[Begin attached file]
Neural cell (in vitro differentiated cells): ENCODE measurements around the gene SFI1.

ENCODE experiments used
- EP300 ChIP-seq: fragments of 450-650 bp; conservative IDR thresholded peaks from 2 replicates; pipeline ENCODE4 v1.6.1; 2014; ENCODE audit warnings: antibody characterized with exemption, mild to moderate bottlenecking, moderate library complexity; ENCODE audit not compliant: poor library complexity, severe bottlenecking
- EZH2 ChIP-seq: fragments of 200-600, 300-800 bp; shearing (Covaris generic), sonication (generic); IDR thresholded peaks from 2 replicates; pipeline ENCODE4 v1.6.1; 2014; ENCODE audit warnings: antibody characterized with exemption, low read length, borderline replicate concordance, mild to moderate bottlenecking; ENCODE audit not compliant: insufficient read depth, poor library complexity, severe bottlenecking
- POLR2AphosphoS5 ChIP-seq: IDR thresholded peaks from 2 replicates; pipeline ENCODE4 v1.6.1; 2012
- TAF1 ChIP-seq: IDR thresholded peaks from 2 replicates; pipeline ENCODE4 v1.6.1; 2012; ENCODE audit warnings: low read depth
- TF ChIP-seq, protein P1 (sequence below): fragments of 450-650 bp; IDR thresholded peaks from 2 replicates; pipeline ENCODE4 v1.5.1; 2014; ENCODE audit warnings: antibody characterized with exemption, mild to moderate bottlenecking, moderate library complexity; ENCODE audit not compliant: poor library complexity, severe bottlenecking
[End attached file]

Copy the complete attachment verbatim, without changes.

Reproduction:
Neural cell (in vitro differentiated cells): ENCODE measurements around the gene SFI1.

ENCODE experiments used
- EP300 ChIP-seq: fragments of 450-650 bp; conservative IDR thresholded peaks from 2 replicates; pipeline ENCODE4 v1.6.1; 2014; ENCODE audit warnings: antibody characterized with exemption, mild to moderate bottlenecking, moderate library complexity; ENCODE audit not compliant: poor library complexity, severe bottlenecking
- EZH2 ChIP-seq: fragments of 200-600, 300-800 bp; shearing (Covaris generic), sonication (generic); IDR thresholded peaks from 2 replicates; pipeline ENCODE4 v1.6.1; 2014; ENCODE audit warnings: antibody characterized with exemption, low read length, borderline replicate concordance, mild to moderate bottlenecking; ENCODE audit not compliant: insufficient read depth, poor library complexity, severe bottlenecking
- POLR2AphosphoS5 ChIP-seq: IDR thresholded peaks from 2 replicates; pipeline ENCODE4 v1.6.1; 2012
- TAF1 ChIP-seq: IDR thresholded peaks from 2 replicates; pipeline ENCODE4 v1.6.1; 2012; ENCODE audit warnings: low read depth
- TF ChIP-seq, protein P1 (sequence below): fragments of 450-650 bp; IDR thresholded peaks from 2 replicates; pipeline ENCODE4 v1.5.1; 2014; ENCODE audit warnings: antibody characterized with exemption, mild to moderate bottlenecking, moderate library complexity; ENCODE audit not compliant: poor library complexity, severe bottlenecking